Following are details of the 2019 National Oceanic and Atmospheric Administration (NOAA) spring flood outlook. To no one's surprise, the Midwest and northern Plains river systems affected by flooding in the wake of the bomb cyclone storm March 12-13 are indicated to continue with notable flood risk for the rest of the season. Here are excerpts from the outlook. -- Bryce Anderson
This winter (2018-19) has brought above to much above normal precipitation to much of the United States. Several portions of the country received accumulated precipitation exceeding 200% of average to date. Heavy rainfall mid-February through mid-March brought flooding across much of the Mississippi River Basin and its tributaries. Heavy rainfall on snow in mid-March brought significant flooding -- including record flooding -- to the Lower Missouri River Basin. Additionally, accumulated snowpack has been higher than normal in the Upper Mississippi Valley, the Plains of the Missouri River Basin, Red River of the North, and the Great Lakes basins.
Basins with an increased risk of moderate to major flooding are as follows: the Upper, Middle, and Lower Mississippi River, lower Missouri, Red River of the North, Lower Ohio, Lower Cumberland, and Tennessee River basins. Additionally, an elevated risk of moderate flooding exists for basins in the Northeast as follows: the St. John, Penobscot, and Upper Hudson River basins.
Minor flooding is expected across much of the region east of the Mississippi River, as well as the Pacific Northwest, and Sierra Nevada basins. Minor to isolated moderate flooding is also projected for the central Idaho tributaries to the Snake River as follows: the Big Lost, Wood, Upper Boise, Payette, and Weiser River basins.
The spring flood outlook for the Mississippi River system is anticipated to create conditions conducive to hypoxia development and lead to an above average to large hypoxic zone in the northern Gulf of Mexico this summer. Nutrient loads from river discharge into the Chesapeake Bay are projected to produce an average hypoxia zone this summer.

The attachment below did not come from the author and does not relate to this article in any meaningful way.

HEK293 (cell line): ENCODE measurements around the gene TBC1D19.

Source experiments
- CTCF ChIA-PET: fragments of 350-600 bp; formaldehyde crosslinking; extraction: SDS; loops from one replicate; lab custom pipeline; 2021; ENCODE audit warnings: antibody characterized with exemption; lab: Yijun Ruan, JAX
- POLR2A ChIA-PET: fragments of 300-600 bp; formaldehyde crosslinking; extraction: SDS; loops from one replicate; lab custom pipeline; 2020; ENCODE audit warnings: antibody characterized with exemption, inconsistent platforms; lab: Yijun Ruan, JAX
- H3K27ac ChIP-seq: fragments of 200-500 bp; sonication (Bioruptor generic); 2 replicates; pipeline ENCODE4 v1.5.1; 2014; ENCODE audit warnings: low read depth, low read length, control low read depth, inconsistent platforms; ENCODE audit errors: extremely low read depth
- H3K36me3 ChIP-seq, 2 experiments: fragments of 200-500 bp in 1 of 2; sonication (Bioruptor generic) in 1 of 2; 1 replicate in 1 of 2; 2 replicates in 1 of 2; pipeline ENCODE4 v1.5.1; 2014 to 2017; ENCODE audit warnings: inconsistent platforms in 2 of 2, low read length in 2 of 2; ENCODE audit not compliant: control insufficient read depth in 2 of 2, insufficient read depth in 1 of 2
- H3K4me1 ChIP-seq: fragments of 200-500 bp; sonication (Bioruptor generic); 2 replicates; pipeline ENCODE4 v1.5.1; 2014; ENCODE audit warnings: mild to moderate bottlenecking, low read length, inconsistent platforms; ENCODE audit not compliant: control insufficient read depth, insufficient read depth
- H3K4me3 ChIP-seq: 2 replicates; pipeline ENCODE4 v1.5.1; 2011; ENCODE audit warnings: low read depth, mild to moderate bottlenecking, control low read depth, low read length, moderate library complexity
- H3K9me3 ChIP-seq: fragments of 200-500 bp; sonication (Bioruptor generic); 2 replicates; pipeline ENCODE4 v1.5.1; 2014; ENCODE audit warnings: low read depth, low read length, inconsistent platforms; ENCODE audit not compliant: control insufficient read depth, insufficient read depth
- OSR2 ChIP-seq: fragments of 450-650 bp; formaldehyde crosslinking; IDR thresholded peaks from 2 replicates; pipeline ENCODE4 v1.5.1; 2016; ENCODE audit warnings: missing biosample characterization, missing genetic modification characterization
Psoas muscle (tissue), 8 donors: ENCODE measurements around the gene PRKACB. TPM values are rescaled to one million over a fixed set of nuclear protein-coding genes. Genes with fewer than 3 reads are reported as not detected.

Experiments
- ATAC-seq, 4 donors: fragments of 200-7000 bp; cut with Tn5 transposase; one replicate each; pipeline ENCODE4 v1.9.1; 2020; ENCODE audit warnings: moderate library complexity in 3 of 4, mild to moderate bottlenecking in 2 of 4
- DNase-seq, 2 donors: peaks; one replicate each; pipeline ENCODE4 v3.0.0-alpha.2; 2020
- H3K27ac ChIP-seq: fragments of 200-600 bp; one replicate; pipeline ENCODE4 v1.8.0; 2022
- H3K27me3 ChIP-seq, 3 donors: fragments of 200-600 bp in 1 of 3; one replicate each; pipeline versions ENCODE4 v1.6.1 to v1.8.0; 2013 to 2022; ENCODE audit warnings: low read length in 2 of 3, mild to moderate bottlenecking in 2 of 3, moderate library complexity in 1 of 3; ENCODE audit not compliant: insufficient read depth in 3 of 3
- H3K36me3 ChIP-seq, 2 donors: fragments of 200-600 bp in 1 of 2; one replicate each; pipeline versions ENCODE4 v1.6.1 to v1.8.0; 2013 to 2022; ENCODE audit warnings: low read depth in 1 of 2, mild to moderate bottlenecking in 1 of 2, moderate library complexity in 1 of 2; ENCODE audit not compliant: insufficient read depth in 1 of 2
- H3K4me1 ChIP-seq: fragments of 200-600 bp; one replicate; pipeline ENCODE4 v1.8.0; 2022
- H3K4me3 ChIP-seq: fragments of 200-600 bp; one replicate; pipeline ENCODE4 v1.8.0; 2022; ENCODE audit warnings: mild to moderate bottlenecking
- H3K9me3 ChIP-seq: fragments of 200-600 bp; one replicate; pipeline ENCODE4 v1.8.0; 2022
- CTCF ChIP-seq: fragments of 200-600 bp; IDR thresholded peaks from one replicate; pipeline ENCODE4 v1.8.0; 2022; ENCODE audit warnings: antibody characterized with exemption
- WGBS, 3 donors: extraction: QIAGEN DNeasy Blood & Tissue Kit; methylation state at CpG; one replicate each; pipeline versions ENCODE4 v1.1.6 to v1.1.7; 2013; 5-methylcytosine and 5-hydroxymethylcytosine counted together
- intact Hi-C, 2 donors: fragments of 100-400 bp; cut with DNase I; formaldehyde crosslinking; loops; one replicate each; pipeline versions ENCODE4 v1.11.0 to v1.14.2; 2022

Here are more details for the river systems of the central U.S.
UPPER MISSISSIPPI RIVER, MIDDLE MISSISSIPPI RIVER, AND THE RED RIVER OF THE NORTH BASINS
The potential for major flooding due to well above normal precipitation, snowmelt, saturated soils, and frozen ground is high compared to its historical average across the Upper Mississippi River and Red River of the North basins. Numerous break-up ice jams in the region have already caused significant flooding and will exacerbate flooding conditions throughout the spring season.
LOWER MISSISSIPPI RIVER BASIN AND ITS TRIBUTARIES
The tributaries of the Lower Mississippi River are currently experiencing minor to moderate flooding, whereas the mainstream Lower Mississippi River is currently experiencing major flooding. This is expected to continue for the foreseeable future as flood waters move downstream through the system. Impacts in these areas are being mitigated by local levee systems and the U.S. Army Corps of Engineers' operation of the Bonnet Carre Spillway, whose gates have been operated for the first time in two consecutive years.
In the state of Mississippi, minor to moderate flooding is projected in the Yazoo, Big Black, and Pearl River basins.
OHIO, CUMBERLAND, AND TENNESSEE RIVER VALLEYS
The Cumberland, Ohio, and Tennessee River basins in Kentucky and Tennessee received higher-than-normal precipitation this winter, leading to enhanced soil saturation levels. Rain is expected to be the main driver behind minor to moderate flooding in the region this spring.